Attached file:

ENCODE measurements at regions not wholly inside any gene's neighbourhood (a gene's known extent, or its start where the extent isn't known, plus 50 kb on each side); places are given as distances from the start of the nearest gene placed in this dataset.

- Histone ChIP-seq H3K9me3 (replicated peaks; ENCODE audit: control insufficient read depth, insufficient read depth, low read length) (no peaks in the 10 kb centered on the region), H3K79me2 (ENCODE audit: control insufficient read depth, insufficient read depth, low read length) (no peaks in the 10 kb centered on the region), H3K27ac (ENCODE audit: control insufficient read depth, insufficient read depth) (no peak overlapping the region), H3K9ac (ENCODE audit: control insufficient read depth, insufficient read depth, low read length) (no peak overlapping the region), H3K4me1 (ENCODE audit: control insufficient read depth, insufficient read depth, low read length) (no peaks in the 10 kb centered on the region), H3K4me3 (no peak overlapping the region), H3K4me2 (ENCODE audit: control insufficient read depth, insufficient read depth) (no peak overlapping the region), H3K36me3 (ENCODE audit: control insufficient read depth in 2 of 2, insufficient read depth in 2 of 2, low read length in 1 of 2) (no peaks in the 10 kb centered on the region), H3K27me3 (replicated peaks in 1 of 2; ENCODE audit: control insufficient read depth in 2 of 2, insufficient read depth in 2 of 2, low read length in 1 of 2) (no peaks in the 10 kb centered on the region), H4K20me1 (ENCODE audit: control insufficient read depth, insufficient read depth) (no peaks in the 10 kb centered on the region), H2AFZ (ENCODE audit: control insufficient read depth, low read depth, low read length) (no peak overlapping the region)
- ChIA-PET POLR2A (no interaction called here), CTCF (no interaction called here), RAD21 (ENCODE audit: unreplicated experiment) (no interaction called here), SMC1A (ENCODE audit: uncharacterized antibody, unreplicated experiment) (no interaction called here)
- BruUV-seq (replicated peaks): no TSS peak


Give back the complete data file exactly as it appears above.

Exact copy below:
ENCODE measurements at regions not wholly inside any gene's neighbourhood (a gene's known extent, or its start where the extent isn't known, plus 50 kb on each side); places are given as distances from the start of the nearest gene placed in this dataset.

- Histone ChIP-seq H3K9me3 (replicated peaks; ENCODE audit: control insufficient read depth, insufficient read depth, low read length) (no peaks in the 10 kb centered on the region), H3K79me2 (ENCODE audit: control insufficient read depth, insufficient read depth, low read length) (no peaks in the 10 kb centered on the region), H3K27ac (ENCODE audit: control insufficient read depth, insufficient read depth) (no peak overlapping the region), H3K9ac (ENCODE audit: control insufficient read depth, insufficient read depth, low read length) (no peak overlapping the region), H3K4me1 (ENCODE audit: control insufficient read depth, insufficient read depth, low read length) (no peaks in the 10 kb centered on the region), H3K4me3 (no peak overlapping the region), H3K4me2 (ENCODE audit: control insufficient read depth, insufficient read depth) (no peak overlapping the region), H3K36me3 (ENCODE audit: control insufficient read depth in 2 of 2, insufficient read depth in 2 of 2, low read length in 1 of 2) (no peaks in the 10 kb centered on the region), H3K27me3 (replicated peaks in 1 of 2; ENCODE audit: control insufficient read depth in 2 of 2, insufficient read depth in 2 of 2, low read length in 1 of 2) (no peaks in the 10 kb centered on the region), H4K20me1 (ENCODE audit: control insufficient read depth, insufficient read depth) (no peaks in the 10 kb centered on the region), H2AFZ (ENCODE audit: control insufficient read depth, low read depth, low read length) (no peak overlapping the region)
- ChIA-PET POLR2A (no interaction called here), CTCF (no interaction called here), RAD21 (ENCODE audit: unreplicated experiment) (no interaction called here), SMC1A (ENCODE audit: uncharacterized antibody, unreplicated experiment) (no interaction called here)
- BruUV-seq (replicated peaks): no TSS peak